Remembering the First World War

A hundred years ago, the First World War broke out. The assassination of the Austrian successor to the throne Franz Ferdinand in Sarajevo on 28 June 1914 was the starting signal of the “war to end war”. The bitter experiences and outcome of World War One and yet another World War on top of that, just 20 years later, led to the “European Peace Project”, which became embodied most significantly in the European Union.
Eyewitnesses are now dying of old age now, memories are fading rapidly and we must ask ourselves the difficult question, how to remember the 20th century, which was scarred by war and totalitarianism. Especially for Christians this is an intriguing question, since our religion is founded on a significant, all-encompassing historic memory.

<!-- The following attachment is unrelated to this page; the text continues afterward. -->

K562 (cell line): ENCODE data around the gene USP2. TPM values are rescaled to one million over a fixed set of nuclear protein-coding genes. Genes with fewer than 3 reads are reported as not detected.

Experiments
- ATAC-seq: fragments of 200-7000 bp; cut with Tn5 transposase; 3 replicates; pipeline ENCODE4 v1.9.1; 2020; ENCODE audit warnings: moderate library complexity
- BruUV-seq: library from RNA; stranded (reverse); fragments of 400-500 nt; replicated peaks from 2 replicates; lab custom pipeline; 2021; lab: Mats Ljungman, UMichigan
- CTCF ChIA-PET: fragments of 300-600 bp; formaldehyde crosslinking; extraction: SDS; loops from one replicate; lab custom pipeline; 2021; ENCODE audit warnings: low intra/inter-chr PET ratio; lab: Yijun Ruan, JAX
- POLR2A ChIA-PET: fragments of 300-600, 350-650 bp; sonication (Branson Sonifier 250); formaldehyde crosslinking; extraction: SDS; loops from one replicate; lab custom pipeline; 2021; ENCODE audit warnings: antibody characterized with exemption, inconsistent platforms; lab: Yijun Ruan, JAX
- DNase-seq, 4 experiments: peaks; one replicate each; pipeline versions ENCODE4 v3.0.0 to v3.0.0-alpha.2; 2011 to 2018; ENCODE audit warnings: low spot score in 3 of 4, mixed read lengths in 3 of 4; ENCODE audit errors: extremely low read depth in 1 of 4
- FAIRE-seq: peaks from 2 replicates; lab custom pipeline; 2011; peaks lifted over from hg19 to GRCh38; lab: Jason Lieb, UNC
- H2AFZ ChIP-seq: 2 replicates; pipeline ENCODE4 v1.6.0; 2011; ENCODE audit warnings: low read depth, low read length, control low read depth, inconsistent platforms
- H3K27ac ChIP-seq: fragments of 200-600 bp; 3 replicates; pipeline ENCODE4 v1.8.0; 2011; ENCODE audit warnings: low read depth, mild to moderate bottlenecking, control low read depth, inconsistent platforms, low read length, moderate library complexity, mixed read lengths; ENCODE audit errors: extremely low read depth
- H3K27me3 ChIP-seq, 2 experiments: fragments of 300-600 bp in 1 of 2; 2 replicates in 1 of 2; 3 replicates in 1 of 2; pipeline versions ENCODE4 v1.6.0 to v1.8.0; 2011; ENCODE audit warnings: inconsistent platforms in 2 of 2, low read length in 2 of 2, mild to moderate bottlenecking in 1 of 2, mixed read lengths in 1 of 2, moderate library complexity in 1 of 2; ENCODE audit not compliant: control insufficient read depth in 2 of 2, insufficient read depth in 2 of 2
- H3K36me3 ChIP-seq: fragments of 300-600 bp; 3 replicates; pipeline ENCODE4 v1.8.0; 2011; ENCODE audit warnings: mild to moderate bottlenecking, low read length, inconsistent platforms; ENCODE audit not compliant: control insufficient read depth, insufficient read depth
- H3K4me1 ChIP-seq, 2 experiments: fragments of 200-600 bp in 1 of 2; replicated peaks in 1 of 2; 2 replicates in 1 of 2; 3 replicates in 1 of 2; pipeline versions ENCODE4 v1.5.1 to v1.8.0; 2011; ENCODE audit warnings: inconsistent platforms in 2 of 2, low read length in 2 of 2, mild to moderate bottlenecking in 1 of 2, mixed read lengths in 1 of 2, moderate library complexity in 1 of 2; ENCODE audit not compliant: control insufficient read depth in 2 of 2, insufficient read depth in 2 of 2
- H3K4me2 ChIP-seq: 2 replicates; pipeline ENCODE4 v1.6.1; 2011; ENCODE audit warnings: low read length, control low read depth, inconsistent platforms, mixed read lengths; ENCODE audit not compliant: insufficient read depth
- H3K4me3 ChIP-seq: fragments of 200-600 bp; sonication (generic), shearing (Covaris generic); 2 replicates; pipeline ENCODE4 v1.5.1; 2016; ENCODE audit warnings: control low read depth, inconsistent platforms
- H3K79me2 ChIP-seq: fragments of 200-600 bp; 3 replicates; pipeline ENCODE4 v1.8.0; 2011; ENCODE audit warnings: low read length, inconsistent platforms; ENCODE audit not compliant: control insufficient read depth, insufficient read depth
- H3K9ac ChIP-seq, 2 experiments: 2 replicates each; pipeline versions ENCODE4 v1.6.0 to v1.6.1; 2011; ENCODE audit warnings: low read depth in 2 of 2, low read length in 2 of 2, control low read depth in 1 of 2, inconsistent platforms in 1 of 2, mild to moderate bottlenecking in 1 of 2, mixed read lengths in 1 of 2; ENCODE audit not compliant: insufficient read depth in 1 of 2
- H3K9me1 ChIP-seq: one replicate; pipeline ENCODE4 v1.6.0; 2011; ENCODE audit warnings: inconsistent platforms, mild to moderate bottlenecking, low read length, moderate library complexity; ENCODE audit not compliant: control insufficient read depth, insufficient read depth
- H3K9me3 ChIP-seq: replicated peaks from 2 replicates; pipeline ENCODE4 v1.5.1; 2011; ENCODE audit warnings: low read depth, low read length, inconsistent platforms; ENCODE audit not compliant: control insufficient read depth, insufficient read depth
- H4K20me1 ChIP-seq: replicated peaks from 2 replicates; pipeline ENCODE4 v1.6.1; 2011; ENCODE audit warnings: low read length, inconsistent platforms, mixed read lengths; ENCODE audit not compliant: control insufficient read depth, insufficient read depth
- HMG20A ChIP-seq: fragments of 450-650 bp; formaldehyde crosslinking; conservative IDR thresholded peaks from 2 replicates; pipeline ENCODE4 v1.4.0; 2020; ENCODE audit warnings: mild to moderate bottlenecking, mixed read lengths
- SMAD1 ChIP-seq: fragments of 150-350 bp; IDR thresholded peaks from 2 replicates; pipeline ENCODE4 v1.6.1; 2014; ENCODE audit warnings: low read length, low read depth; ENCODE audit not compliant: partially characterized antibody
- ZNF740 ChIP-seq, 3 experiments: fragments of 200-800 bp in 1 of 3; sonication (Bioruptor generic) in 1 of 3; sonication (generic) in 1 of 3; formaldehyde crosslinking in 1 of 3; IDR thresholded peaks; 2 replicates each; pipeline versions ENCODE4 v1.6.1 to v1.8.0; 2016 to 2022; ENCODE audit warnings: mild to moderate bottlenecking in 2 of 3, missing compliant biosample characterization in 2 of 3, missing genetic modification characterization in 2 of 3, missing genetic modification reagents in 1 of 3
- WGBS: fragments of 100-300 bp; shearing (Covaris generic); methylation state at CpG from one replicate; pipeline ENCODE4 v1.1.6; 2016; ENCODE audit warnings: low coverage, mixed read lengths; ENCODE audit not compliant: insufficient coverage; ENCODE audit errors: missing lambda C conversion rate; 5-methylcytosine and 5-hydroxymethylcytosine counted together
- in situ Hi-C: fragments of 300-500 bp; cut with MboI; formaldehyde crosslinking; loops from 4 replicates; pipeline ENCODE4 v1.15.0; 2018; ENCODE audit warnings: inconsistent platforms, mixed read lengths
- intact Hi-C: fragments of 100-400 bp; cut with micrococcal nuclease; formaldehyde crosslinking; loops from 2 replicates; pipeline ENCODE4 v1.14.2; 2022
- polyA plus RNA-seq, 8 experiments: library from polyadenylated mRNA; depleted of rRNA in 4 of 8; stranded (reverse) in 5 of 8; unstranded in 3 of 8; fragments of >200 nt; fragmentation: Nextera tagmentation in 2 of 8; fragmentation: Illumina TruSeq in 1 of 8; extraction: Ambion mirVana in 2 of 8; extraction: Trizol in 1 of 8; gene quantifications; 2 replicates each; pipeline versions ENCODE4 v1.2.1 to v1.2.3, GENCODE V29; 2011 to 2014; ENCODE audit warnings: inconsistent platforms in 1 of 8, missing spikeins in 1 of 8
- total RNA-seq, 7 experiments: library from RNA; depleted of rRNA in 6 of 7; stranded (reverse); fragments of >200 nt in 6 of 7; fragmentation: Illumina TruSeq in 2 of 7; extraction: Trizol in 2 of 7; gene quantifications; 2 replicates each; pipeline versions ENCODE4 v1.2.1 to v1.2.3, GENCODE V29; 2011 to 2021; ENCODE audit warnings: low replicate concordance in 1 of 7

Something that World War One left us are the famous “war poets”, who in art wanted to overcome their often horrific experiences of war. See The First World War Poetry Digital Archive at the University of Oxford.
This portrait shows painter-poet Isaac Rosenberg (1890-1918), who is considered by some as the best of the British war poets. Rosenbergs parents fled Dvinsk, now Latvia, because of the persecution of Jews in tzarist Russia.

A Mystic as Soldier by late in life Roman Catholic convert Siegfried Sassoon
I lived my days apart,
Dreaming fair songs for God;
By the glory in my heart
Covered and crowned and shod.

Now God is in the strife,
And I must seek Him there,
Where death outnumbers life,
And fury smites the air.

I walk the secret way
With anger in my brain.
O music through my clay,
When will you sound again?